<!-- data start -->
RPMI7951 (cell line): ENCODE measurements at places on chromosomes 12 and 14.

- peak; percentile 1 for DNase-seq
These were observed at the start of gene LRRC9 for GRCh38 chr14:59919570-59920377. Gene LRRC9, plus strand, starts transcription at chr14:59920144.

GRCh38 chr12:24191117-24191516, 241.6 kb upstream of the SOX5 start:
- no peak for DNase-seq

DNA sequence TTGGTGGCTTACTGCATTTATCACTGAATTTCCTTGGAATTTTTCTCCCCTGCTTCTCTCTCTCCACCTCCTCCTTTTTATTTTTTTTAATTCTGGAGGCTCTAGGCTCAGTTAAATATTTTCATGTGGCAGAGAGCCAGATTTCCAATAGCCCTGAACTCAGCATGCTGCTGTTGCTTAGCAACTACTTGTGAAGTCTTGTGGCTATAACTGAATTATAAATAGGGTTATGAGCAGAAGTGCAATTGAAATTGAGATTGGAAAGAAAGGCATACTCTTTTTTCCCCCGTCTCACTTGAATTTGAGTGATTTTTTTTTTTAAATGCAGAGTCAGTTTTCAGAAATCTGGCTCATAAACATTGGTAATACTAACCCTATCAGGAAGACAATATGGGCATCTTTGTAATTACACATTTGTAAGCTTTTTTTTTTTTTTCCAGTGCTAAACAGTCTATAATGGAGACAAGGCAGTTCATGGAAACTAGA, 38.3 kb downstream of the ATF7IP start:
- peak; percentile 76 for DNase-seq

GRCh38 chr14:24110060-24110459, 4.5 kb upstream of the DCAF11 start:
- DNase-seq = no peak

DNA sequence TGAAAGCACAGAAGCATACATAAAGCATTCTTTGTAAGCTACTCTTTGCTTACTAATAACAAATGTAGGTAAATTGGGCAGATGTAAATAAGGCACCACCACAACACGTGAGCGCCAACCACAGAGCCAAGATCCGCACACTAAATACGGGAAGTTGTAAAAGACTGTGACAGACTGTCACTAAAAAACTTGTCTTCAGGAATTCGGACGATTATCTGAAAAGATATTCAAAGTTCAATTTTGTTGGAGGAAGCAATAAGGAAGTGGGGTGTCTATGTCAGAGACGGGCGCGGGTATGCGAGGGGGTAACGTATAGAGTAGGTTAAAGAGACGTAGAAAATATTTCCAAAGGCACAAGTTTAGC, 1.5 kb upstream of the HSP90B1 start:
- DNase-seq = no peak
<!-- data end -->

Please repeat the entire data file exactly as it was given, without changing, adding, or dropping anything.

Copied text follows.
RPMI7951 (cell line): ENCODE measurements at places on chromosomes 12 and 14.

- peak; percentile 1 for DNase-seq
These were observed at the start of gene LRRC9 for GRCh38 chr14:59919570-59920377. Gene LRRC9, plus strand, starts transcription at chr14:59920144.

GRCh38 chr12:24191117-24191516, 241.6 kb upstream of the SOX5 start:
- no peak for DNase-seq

DNA sequence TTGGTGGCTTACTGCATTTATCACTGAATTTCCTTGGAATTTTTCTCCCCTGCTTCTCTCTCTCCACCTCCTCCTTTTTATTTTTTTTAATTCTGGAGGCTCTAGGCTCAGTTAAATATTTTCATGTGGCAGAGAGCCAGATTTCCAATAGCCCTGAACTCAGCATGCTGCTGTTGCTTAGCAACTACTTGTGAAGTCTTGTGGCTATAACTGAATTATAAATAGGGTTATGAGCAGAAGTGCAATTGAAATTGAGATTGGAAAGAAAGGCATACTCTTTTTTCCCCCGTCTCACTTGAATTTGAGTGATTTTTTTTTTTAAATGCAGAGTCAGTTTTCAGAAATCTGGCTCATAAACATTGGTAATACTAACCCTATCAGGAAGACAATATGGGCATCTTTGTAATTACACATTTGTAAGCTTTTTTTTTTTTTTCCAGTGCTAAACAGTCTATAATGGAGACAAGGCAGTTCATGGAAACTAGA, 38.3 kb downstream of the ATF7IP start:
- peak; percentile 76 for DNase-seq

GRCh38 chr14:24110060-24110459, 4.5 kb upstream of the DCAF11 start:
- DNase-seq = no peak

DNA sequence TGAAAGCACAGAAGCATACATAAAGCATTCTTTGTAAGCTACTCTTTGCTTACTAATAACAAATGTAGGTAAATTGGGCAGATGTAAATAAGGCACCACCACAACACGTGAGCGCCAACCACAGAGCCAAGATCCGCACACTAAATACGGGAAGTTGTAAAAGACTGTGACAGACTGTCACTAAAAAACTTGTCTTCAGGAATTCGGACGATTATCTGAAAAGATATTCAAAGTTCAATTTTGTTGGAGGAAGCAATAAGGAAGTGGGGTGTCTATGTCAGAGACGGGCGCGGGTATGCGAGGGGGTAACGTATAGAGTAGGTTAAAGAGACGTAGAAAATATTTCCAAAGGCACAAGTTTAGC, 1.5 kb upstream of the HSP90B1 start:
- DNase-seq = no peak